Newcomers Network Seven Best Settlement Strategies
By Sue Ellson
After extensive primary and secondary research and as the Founder of Newcomers Network, I recommend the following seven best settlement strategies to help you overcome the common challenges of relocation, migration, expatriation and repatriation.
These principles apply to any location anywhere in the world. These strategies can be used for a domestic relocation (within a country) or international expatriation, repatriation or migration (to another country).
1. Find a Friend
People of any age and background can make great new friends. Most importantly, friends can answer questions and share stories with you. Meaningful reciprocal relationships lead to a good quality of life and are important to your wellbeing.
Regardless of how long you plan to stay in your new location, make an effort to attend events where you will meet other people who share either a common interest or who have also moved.
Most newcomers will say that the moment they felt like their new location was home (or happier) was when they found a friend.
It is extremely important to discover new friends (and of course keep in touch with your existing friends and family). Aim for a mix of friends – people who are ‘locals’ as well as other people who may have a similar background to you (from the same country or speak the same language) or people who have also moved from another location (as they know how important it is to find new friends).
When you meet people of different ages, backgrounds and cultures, life can be even more interesting and it will feel more like an extended family network. To maintain your relationship with previous friends and family members, keep in touch at least three times a year to maintain the connection.
Newcomers Network hosts various online and offline events and we encourage you to join us at these.
2. Collect Local Information
Most western style communities around the world have local information booklets, resources and websites. Find this information and read through it. Naturally you need to ensure that the source of the information is reputable (is it from a government, non-government, commercial or private enterprise? Are there any conflicts of interest or commercial goals included?).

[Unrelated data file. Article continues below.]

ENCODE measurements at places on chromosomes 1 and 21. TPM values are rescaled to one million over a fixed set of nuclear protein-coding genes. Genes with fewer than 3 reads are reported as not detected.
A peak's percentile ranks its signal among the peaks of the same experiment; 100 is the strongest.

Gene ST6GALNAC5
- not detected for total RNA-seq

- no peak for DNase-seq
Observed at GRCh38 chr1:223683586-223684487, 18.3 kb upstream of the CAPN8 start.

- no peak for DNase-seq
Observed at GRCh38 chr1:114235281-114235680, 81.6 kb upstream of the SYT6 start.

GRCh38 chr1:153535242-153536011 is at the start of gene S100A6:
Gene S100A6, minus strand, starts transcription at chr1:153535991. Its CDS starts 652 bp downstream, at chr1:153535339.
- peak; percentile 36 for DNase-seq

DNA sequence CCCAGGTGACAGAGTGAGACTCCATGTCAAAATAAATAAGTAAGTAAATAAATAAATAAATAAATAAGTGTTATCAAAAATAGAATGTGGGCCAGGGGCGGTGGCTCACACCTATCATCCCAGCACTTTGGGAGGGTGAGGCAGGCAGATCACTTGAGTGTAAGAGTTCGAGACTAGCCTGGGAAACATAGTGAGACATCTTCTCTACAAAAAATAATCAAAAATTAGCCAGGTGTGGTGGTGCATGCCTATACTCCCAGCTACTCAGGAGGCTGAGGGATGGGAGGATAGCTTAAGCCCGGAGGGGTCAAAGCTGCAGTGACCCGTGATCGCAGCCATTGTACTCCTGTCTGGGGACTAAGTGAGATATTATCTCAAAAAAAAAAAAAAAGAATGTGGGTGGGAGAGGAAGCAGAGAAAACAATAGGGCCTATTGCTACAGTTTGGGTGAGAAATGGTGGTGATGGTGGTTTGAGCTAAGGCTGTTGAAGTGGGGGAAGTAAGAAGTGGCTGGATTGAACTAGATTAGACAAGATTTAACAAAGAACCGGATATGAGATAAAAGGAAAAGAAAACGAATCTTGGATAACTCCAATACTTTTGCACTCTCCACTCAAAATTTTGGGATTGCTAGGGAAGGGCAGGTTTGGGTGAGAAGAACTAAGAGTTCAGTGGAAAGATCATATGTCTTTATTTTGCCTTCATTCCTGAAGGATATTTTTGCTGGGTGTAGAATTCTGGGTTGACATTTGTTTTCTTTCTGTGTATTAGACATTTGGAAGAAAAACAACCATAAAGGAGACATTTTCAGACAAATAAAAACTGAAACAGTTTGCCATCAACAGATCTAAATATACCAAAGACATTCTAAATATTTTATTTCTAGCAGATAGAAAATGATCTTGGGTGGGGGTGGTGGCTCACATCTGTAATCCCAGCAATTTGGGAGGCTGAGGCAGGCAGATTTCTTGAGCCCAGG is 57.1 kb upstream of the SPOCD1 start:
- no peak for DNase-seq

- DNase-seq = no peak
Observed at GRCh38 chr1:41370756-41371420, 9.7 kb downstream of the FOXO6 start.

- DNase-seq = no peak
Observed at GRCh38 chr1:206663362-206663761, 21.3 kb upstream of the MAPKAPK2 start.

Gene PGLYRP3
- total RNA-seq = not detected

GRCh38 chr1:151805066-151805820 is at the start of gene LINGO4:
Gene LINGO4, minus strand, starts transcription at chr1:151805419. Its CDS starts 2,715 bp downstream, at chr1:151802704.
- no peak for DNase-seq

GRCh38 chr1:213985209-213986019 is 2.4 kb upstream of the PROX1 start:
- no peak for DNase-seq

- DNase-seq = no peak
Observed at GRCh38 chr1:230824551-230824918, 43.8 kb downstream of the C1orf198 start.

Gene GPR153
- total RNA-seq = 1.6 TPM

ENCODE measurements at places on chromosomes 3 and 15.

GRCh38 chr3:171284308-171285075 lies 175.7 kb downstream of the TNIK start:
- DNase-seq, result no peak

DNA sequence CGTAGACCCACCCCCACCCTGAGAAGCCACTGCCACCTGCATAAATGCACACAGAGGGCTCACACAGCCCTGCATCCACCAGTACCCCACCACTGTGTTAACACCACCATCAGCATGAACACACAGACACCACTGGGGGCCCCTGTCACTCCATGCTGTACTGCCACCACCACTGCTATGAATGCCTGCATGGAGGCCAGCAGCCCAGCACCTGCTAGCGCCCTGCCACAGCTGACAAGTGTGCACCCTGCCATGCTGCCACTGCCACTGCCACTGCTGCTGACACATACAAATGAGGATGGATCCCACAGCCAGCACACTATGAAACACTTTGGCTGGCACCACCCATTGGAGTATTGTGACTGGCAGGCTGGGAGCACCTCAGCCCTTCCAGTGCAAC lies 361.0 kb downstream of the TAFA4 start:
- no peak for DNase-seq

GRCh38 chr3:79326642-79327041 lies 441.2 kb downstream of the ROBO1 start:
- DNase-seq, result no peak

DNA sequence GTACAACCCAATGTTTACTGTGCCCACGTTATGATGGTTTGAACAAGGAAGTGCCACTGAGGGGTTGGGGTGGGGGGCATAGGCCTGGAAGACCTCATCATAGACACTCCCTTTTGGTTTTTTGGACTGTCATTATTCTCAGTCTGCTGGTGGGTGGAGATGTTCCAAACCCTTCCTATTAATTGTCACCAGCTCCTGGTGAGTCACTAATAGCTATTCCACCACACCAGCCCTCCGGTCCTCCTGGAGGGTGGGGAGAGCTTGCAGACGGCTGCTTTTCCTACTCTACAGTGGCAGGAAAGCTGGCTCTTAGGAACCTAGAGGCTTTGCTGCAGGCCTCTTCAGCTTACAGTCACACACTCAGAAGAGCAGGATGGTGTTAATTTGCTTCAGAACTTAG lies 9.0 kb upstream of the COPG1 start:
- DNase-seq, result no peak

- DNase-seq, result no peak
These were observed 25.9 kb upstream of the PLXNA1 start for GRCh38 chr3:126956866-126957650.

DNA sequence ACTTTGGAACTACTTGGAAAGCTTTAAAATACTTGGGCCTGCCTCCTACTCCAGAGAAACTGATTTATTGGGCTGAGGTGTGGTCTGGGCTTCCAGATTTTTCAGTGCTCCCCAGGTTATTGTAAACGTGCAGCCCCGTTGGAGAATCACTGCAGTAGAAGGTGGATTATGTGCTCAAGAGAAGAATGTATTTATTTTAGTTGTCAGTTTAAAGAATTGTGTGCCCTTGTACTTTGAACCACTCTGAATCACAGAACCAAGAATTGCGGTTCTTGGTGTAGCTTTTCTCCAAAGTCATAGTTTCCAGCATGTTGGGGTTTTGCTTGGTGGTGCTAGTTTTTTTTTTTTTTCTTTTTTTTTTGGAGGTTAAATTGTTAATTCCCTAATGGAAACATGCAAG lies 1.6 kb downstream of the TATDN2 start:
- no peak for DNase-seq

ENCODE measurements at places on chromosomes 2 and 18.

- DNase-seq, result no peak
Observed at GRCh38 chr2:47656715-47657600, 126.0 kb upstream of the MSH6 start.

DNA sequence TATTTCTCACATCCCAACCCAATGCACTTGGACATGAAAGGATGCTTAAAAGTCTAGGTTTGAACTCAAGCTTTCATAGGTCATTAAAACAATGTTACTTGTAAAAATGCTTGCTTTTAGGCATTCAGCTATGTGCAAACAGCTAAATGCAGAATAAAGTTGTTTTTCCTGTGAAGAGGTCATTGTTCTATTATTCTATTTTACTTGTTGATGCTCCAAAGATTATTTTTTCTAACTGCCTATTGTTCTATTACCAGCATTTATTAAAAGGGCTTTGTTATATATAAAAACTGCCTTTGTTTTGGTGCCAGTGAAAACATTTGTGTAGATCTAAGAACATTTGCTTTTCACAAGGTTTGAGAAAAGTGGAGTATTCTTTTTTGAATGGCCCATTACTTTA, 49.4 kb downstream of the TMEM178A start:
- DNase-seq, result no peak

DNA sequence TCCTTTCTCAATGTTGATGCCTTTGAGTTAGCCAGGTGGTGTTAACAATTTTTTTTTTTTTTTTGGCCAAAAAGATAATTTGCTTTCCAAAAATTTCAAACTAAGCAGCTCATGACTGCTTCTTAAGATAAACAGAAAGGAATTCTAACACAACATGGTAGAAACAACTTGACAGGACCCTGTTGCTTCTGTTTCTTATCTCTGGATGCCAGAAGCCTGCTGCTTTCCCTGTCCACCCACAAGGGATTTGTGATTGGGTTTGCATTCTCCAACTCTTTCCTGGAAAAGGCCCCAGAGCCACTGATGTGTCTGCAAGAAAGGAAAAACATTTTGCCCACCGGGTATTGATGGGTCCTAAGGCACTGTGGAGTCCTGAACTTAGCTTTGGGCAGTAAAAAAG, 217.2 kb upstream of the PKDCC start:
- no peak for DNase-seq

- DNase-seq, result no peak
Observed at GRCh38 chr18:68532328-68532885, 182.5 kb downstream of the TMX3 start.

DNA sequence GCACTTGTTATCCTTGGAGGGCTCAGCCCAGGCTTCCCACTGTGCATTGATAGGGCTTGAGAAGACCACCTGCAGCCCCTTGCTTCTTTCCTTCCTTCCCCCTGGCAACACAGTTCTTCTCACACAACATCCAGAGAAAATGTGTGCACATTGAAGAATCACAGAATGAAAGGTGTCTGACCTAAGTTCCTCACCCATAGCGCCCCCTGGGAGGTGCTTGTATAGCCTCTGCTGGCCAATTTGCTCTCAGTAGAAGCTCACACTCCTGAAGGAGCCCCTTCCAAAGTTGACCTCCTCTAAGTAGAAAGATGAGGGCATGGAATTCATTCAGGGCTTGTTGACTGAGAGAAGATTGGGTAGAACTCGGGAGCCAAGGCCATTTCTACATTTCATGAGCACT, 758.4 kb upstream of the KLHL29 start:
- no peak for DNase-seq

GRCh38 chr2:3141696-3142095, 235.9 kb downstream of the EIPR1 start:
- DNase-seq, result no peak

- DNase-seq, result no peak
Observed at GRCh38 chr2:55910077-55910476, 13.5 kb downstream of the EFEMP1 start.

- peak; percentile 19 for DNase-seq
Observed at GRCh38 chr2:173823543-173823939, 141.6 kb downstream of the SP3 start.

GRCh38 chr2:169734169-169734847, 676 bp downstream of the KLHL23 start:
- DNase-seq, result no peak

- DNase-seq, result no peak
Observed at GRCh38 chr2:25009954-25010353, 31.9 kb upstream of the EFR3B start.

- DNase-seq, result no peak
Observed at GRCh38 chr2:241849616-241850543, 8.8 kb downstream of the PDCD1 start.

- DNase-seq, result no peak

Find out if there is a local ‘New Resident’s Guide’ or ‘Community Information Booklet.’ These resources (either in print or online) provide information on local activity groups and details of local services (like garbage collection days).
You can also visit your nearest public library or visitor information centre – many of which have computers with internet access available to the public and a lot of local information brochures. Many state and national government websites provide useful links to further information.
Familiarise yourself with local public transport options and find easy ways to get around. Find a new doctor, dentist, vet (if you have animals), hairdresser etc so that when you need one of these services urgently, you can reach it quickly.
If you have moved within a country, update your details on the electoral voting role and tell your friends and family your new contact details.
It is helpful to make a list of services you have used in your previous location and collect new information for your new location. Check if you need medical insurance, ambulance cover, automobile membership, a new driver’s license etc – as they usually need to be arranged within three months of arrival.
Ask people that you meet where are the best sources of local information. To confirm accuracy, see if you can source the same advice from more than one publisher (that’s the reason most people request three quotes if they are requesting professional help from a tradesperson).
3. Start New Activities
Starting or continuing a hobby, sport or interest will help you meet people with similar interests in a non-threatening environment. These people will also be a great source of practical information, like where you can find a good hairdresser or the best food ingredients (you don’t want to become foodsick as well as homesick!)
As you already have skills or knowledge in this interest, you will not be starting from scratch. You will be able to share your wisdom and connect with people based on your shared passion.
Listen to the local radio, read local newspapers and brochures and some of the major daily newspapers (online or offline). Consider attending various events, exhibitions and a major sporting event, particularly if the country you are moving to is well known for a particular interest (for example, in Melbourne, it is Australian Rules Football).
4. Expect it to be challenging